Love is everywhere. To discover it, all we have to do is look around us.
QUITE REMARKABLE LADIES!
ONE OF WHOM IS
LESLIE RUTH HOWARD, WAR BRIDE
NATIONAL ARCHIVES OF CANADA
WE THANK ALL WAR BRIDES FOR WHAT THEY HAVE GIVEN OUR SOCIETY AND to ALL OF US
When The Second World War broke out in 1939, thousands of Canadian men enlisted or were conscripted into the Canadian Armed Forces and shipped overseas to Europe where many met, courted and married their wives. From August 1944 to January 1947, the Canadian Department of National Defense brought 61,334 servicemen's wives and children from Britain to Canada.
Leslie Ruth Howard is the daughter of Leslie Howard who during the 1930s and early 1940s was a renowned British and Hollywood movie actor of Hungarian descent. His most memorable role was Ashley Wilkes, the object of Scarlet O'Hara's (Vivien Leigh) unrequited love in the movie epic Gone With the Wind.
Leslie Howard's life ended prematurely at the age of 50 in 1943 when German Luftwaffe shot down the airplane in which he traveled from Portugal to England while on route over the Bay of Biscay killing all on board.
Unlike many Hollywood celebrities there was much more than what met the eye to Leslie Howard. He was a composer, movie director and superb actor. Leslie Howard had two children, Ronald and Leslie Ruth. Ronald was a notable British actor in his own right. He died in 1966. His sister, Leslie Ruth, was a young woman of eighteen when she married Canadian army serviceman Bob Dale-Harris in England in 1942.
In November, 1945 she came to Canada to join her husband where they resided in Toronto for the next fifteen years. In 1960 they moved to a farm near Uxbridge on Durham Road 1, just north of the Foster Memorial and south of the village of Leaksdale. When one of their three daughters married, several Hollywood celebrities, including David Niven, attended the wedding. Leaksdale is where Lucy Maud Montgomery began writing her world famous novels including "Ann of Green Gables" and where Thomas Foster spent his younger years.
Bob Dale-Harris died in 1982, forty years after his marriage to Leslie Ruth. In 1986 Leslie Ruth married William (Bill) Stirling and both are presently living in a farm house in the small rural community of Sandford located a short distance northwest of Uxbridge.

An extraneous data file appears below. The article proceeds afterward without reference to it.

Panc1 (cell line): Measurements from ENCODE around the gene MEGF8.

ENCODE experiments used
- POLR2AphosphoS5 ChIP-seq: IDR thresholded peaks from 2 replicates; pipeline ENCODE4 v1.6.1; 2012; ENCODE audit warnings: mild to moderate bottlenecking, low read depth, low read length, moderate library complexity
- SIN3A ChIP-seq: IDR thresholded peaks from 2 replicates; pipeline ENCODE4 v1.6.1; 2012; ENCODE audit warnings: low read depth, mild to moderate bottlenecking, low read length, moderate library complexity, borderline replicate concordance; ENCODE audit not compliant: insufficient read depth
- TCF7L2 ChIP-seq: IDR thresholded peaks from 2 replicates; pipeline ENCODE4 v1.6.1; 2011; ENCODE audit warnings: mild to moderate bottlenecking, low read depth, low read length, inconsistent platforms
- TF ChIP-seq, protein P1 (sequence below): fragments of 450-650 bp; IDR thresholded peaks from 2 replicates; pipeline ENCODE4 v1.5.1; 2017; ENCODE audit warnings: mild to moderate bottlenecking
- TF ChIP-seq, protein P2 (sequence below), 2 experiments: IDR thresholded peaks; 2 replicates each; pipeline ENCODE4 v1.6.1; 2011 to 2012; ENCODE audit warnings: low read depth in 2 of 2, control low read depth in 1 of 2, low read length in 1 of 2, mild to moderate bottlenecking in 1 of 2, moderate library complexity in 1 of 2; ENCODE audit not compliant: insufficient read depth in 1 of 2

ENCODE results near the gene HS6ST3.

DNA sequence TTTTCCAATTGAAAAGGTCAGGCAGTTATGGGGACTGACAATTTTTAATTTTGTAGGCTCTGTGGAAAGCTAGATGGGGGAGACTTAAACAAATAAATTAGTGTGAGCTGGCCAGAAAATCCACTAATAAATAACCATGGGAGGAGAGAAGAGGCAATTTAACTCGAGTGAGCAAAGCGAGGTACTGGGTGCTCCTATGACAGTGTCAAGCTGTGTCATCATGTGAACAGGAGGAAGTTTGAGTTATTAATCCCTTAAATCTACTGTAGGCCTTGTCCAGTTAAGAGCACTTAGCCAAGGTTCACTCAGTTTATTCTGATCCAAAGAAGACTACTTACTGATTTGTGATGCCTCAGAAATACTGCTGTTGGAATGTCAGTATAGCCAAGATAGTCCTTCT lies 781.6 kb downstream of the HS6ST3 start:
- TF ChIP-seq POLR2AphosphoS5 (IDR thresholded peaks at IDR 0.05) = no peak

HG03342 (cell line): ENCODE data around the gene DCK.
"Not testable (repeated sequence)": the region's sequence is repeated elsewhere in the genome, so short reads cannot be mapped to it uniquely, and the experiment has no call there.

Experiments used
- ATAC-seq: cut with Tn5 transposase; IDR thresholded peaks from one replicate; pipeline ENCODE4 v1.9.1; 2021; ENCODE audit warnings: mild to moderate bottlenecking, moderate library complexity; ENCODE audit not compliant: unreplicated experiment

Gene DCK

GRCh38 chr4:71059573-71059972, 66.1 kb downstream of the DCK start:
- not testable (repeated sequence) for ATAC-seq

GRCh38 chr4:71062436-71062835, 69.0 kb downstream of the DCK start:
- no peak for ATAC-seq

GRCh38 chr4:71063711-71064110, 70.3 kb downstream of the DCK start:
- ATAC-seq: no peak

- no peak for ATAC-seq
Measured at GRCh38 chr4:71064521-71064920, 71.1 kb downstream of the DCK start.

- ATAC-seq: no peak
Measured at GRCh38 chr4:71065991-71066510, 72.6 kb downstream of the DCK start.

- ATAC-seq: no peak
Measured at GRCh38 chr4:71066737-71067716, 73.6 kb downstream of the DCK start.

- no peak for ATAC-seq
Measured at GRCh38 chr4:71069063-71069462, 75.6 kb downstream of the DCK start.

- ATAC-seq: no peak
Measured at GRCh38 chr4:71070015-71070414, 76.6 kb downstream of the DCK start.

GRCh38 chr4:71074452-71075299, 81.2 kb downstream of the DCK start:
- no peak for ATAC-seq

Leslie Ruth Howard is an accomplished writer and distinguished person in her own right. Her impressive and detailed tribute to her dad Leslie Howard, "A Quite Remarkable Father," was published in 1959 to positive reviews in North America and Britain. When seeing her one cannot help but note the physical similarity between her and her famous father.
Leslie Ruth Howard daughter of Leslie Howard
Leslie Ruth and her father co-wrote the lyrics to "Without You," (Leslie Howard composed the music), a song that Bing Crosby often sang during concert performances. When admiring Leslie Howard's wide-ranging talents, Bing Crosby once asked Leslie "How does Howard the actor and Howard the director get along with Howard the song writer?"
It is interesting to note that Leslie Howard never read Margaret Mitchell's novel nor the movie script "Gone With the Wind" before he agreed to act in the movie. Leslie Ruth recalls that her father felt it was the worst motion picture he had ever acted in and that he and David O. Selznick, the producer of the movie, quarreled continuously throughout the entire production. Evidently, Leslie Howard would often stay up late into the night memorizing his lines for the next day's filming only to learn that Selznick had rewritten his part the same night. Leslie Ruth said that she has never seen the movie in its entirety, but only snippets.
Women who married Canadian servicemen overseas during the time of the Second World War arrived by ship from England at Pier 21, Halifax, Nova Scotia; from there they boarded special trains to take them across the country to join their husbands. The last voyage of a war bride ship was the crossing of the Atlantic Ocean of the Aquitania in January 1947. A vast number of those war brides came to Ontario where many are still living among us today.
On August 26, 2000, the Historic Sites and Monuments Board of Canada dedicated a memorial plaque to Canadian War Brides positioned in the Heritage Hall, Pier 21, Halifax.
All of us in Ontario experience personal contact with these distinguished women on a continuing basis without realizing it. Leslie Ruth Howard is one of many war brides contributing much to our Canadian heritage. They are treasures. We thank them for all they have given us.